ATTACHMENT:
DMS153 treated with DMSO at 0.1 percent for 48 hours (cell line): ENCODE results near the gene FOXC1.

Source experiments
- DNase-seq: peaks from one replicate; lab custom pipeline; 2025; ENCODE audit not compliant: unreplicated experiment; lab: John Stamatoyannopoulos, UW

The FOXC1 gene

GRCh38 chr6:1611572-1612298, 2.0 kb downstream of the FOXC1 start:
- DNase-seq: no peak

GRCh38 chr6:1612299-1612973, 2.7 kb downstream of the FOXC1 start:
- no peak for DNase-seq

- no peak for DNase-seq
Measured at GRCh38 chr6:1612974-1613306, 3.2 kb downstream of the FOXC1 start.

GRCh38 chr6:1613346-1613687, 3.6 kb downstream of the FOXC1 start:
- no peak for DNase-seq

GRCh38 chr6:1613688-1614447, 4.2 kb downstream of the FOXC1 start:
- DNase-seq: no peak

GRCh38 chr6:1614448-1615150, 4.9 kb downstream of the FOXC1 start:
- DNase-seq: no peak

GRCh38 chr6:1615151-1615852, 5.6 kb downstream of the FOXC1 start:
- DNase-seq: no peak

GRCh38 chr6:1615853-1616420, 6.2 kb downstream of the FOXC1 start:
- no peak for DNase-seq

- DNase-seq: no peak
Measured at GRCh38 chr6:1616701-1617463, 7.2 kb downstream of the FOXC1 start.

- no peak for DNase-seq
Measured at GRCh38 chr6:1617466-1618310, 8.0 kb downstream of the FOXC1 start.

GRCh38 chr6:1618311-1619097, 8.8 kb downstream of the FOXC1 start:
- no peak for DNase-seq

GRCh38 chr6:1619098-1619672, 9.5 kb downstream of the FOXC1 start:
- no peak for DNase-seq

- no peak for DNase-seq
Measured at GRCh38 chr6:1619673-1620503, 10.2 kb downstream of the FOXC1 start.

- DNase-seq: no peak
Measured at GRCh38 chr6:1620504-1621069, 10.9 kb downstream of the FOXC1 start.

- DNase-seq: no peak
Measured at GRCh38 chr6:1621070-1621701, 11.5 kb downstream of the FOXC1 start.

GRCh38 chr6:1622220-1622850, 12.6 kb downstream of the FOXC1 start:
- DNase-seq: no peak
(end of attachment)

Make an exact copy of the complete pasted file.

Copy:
DMS153 treated with DMSO at 0.1 percent for 48 hours (cell line): ENCODE results near the gene FOXC1.

Source experiments
- DNase-seq: peaks from one replicate; lab custom pipeline; 2025; ENCODE audit not compliant: unreplicated experiment; lab: John Stamatoyannopoulos, UW

The FOXC1 gene

GRCh38 chr6:1611572-1612298, 2.0 kb downstream of the FOXC1 start:
- DNase-seq: no peak

GRCh38 chr6:1612299-1612973, 2.7 kb downstream of the FOXC1 start:
- no peak for DNase-seq

- no peak for DNase-seq
Measured at GRCh38 chr6:1612974-1613306, 3.2 kb downstream of the FOXC1 start.

GRCh38 chr6:1613346-1613687, 3.6 kb downstream of the FOXC1 start:
- no peak for DNase-seq

GRCh38 chr6:1613688-1614447, 4.2 kb downstream of the FOXC1 start:
- DNase-seq: no peak

GRCh38 chr6:1614448-1615150, 4.9 kb downstream of the FOXC1 start:
- DNase-seq: no peak

GRCh38 chr6:1615151-1615852, 5.6 kb downstream of the FOXC1 start:
- DNase-seq: no peak

GRCh38 chr6:1615853-1616420, 6.2 kb downstream of the FOXC1 start:
- no peak for DNase-seq

- DNase-seq: no peak
Measured at GRCh38 chr6:1616701-1617463, 7.2 kb downstream of the FOXC1 start.

- no peak for DNase-seq
Measured at GRCh38 chr6:1617466-1618310, 8.0 kb downstream of the FOXC1 start.

GRCh38 chr6:1618311-1619097, 8.8 kb downstream of the FOXC1 start:
- no peak for DNase-seq

GRCh38 chr6:1619098-1619672, 9.5 kb downstream of the FOXC1 start:
- no peak for DNase-seq

- no peak for DNase-seq
Measured at GRCh38 chr6:1619673-1620503, 10.2 kb downstream of the FOXC1 start.

- DNase-seq: no peak
Measured at GRCh38 chr6:1620504-1621069, 10.9 kb downstream of the FOXC1 start.

- DNase-seq: no peak
Measured at GRCh38 chr6:1621070-1621701, 11.5 kb downstream of the FOXC1 start.

GRCh38 chr6:1622220-1622850, 12.6 kb downstream of the FOXC1 start:
- DNase-seq: no peak